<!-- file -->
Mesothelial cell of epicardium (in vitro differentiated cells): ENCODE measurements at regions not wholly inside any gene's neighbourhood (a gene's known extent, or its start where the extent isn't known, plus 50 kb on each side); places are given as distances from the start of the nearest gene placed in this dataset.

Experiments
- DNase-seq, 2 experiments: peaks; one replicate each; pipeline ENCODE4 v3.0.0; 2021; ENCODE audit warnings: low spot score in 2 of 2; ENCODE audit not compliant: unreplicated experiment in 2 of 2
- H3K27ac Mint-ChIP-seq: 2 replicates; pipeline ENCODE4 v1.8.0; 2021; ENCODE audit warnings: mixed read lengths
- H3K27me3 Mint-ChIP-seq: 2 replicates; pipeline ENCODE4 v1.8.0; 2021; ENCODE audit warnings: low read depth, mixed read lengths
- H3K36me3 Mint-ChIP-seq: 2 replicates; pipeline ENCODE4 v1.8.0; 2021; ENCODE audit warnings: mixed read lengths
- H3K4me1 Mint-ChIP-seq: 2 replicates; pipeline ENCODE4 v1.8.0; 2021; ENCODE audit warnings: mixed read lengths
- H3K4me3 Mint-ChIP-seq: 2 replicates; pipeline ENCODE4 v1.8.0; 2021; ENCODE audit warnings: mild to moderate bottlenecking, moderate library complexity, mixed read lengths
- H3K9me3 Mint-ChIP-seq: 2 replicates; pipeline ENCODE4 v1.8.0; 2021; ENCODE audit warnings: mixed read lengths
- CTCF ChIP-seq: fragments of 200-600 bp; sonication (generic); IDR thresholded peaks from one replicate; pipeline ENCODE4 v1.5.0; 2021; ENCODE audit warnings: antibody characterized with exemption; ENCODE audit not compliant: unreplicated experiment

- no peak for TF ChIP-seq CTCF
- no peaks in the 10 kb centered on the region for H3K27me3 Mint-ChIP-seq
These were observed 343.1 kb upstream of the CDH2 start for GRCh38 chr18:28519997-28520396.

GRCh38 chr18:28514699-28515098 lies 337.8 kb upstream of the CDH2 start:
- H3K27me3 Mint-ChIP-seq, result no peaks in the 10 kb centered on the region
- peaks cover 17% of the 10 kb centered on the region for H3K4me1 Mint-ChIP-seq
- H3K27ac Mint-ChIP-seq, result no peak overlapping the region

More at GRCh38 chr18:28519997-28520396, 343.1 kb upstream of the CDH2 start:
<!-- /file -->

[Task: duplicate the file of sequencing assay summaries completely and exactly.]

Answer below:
Mesothelial cell of epicardium (in vitro differentiated cells): ENCODE measurements at regions not wholly inside any gene's neighbourhood (a gene's known extent, or its start where the extent isn't known, plus 50 kb on each side); places are given as distances from the start of the nearest gene placed in this dataset.

Experiments
- DNase-seq, 2 experiments: peaks; one replicate each; pipeline ENCODE4 v3.0.0; 2021; ENCODE audit warnings: low spot score in 2 of 2; ENCODE audit not compliant: unreplicated experiment in 2 of 2
- H3K27ac Mint-ChIP-seq: 2 replicates; pipeline ENCODE4 v1.8.0; 2021; ENCODE audit warnings: mixed read lengths
- H3K27me3 Mint-ChIP-seq: 2 replicates; pipeline ENCODE4 v1.8.0; 2021; ENCODE audit warnings: low read depth, mixed read lengths
- H3K36me3 Mint-ChIP-seq: 2 replicates; pipeline ENCODE4 v1.8.0; 2021; ENCODE audit warnings: mixed read lengths
- H3K4me1 Mint-ChIP-seq: 2 replicates; pipeline ENCODE4 v1.8.0; 2021; ENCODE audit warnings: mixed read lengths
- H3K4me3 Mint-ChIP-seq: 2 replicates; pipeline ENCODE4 v1.8.0; 2021; ENCODE audit warnings: mild to moderate bottlenecking, moderate library complexity, mixed read lengths
- H3K9me3 Mint-ChIP-seq: 2 replicates; pipeline ENCODE4 v1.8.0; 2021; ENCODE audit warnings: mixed read lengths
- CTCF ChIP-seq: fragments of 200-600 bp; sonication (generic); IDR thresholded peaks from one replicate; pipeline ENCODE4 v1.5.0; 2021; ENCODE audit warnings: antibody characterized with exemption; ENCODE audit not compliant: unreplicated experiment

- no peak for TF ChIP-seq CTCF
- no peaks in the 10 kb centered on the region for H3K27me3 Mint-ChIP-seq
These were observed 343.1 kb upstream of the CDH2 start for GRCh38 chr18:28519997-28520396.

GRCh38 chr18:28514699-28515098 lies 337.8 kb upstream of the CDH2 start:
- H3K27me3 Mint-ChIP-seq, result no peaks in the 10 kb centered on the region
- peaks cover 17% of the 10 kb centered on the region for H3K4me1 Mint-ChIP-seq
- H3K27ac Mint-ChIP-seq, result no peak overlapping the region

More at GRCh38 chr18:28519997-28520396, 343.1 kb upstream of the CDH2 start: